I'm sorry to hear of this lousy doctor. Most internists are NOT cut out to be Hospitalists, and certainly this guy is one of them. It's a hard job, long hours, and incredibly high stress.
All hospitals are required to have a mode of communicating problems. You need to file a complaint, but how you do it depends on a few things: If the Hospitalists are employed by the hospital, nurses have alot of input on how they perform and interact with staff. There should be a method of event reporting in your hospital, bypass your manager and call your Risk Management office, they will direct you. If the Hospitalists are employed as an LLC (a privately owned group of physicians), they are still on staff so follow the same complaint route. And finally, if they are employed by a Hospitalist company that provides physician staff to the hospital, again use the same complaint method but you might also feel compelled to write to the Hospitalist staffing company. In addition, set up an appointment with your Risk officer, he/she is required to listen to your concerns. If your complaints are legitimate and this doc is truly a danger to your patients, they will listen and help the documentation get to the right people. Believe me, written complaints/event reports are recognized by administration as a red flag. It just takes ongoing documentation to get a physician reprimanded and/or fired. No hospital wants a dangerous doctor due to increased liability, but admin needs proof...they rely upon nurses to let them know what's going on. Please continue to document what you see and report this physician.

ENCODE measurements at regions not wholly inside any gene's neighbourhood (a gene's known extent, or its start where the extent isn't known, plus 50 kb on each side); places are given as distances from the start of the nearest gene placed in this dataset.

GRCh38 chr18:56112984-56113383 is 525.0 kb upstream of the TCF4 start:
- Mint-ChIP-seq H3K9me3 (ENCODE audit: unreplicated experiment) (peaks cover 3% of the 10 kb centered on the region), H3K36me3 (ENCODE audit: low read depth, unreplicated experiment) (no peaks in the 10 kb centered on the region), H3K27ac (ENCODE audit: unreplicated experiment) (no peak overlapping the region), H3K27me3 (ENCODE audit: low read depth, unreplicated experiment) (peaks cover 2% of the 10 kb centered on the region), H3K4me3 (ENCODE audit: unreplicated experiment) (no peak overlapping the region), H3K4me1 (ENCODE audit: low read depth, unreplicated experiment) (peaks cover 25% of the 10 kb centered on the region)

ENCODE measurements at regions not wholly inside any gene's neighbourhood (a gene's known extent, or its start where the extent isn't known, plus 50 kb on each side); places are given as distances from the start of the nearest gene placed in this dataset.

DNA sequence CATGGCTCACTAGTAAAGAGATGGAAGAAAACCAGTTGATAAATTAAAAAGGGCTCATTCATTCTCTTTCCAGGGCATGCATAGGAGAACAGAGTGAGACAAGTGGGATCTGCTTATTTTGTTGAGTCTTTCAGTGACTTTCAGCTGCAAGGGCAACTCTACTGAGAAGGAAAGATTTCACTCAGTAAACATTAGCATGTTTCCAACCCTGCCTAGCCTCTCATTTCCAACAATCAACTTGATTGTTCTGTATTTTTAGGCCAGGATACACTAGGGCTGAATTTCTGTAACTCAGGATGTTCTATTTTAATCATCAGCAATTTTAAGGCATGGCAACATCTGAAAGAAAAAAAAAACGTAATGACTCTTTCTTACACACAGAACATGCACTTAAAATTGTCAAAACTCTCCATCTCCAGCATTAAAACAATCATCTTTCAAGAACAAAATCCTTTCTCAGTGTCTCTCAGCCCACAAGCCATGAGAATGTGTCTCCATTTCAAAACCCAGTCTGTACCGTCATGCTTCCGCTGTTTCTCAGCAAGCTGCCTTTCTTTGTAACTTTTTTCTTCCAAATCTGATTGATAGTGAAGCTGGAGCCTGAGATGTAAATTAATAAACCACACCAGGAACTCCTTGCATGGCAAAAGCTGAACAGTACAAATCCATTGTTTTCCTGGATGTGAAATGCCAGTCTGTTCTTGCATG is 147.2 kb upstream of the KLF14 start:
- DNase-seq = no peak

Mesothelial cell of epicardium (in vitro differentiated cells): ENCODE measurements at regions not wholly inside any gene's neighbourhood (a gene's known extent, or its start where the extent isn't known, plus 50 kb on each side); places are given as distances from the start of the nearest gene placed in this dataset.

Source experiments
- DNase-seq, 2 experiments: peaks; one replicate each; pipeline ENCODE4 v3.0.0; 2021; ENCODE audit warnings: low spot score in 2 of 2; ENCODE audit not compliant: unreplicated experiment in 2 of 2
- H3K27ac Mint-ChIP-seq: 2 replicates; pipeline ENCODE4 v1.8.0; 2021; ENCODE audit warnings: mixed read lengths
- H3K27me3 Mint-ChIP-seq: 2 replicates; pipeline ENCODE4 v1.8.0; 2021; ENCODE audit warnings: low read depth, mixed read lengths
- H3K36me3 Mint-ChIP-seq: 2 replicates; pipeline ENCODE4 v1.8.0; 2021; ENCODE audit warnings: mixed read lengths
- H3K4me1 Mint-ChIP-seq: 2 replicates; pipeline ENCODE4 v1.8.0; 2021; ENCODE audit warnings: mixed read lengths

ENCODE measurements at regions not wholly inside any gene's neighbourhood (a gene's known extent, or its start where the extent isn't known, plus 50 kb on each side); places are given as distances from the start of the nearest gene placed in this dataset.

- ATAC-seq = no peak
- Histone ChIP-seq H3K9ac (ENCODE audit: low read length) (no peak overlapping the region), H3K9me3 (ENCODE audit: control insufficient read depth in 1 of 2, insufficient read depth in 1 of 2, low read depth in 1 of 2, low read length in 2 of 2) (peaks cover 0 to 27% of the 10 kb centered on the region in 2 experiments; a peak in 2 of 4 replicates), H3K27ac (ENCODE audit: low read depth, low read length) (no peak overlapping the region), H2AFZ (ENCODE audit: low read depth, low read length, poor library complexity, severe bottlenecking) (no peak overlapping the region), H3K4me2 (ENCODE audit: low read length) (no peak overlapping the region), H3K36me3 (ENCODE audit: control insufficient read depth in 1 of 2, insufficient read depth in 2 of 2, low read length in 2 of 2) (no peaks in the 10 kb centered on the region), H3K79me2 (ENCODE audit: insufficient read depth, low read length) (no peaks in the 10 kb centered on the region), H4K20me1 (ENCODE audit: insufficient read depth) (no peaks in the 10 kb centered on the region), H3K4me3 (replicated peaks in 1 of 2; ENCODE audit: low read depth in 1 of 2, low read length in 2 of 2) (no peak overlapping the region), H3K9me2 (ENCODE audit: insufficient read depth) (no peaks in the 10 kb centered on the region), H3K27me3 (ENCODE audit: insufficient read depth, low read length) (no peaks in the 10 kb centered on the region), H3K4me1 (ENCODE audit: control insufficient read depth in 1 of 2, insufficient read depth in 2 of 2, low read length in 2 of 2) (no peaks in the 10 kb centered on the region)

On a personal note, I feel Hospitalists are the best thing that's ever happened to hospital medicine, and have been a godsend to nurses and improved patient care. In my hospital they run the code blues, are there in an instant when a patient crumps, and nurses don't spend 3 hours paging a clinic doc trying to get a simple order. They admit the homeless, indigent, uninsured, ETOH w/d, OD's etc., where most of the other docs in the community refuse because they won't get reimbursed. With that said, I know not all Hospitalist programs are alike, but the ones run well make a mediocre hospital into a 5-star facility.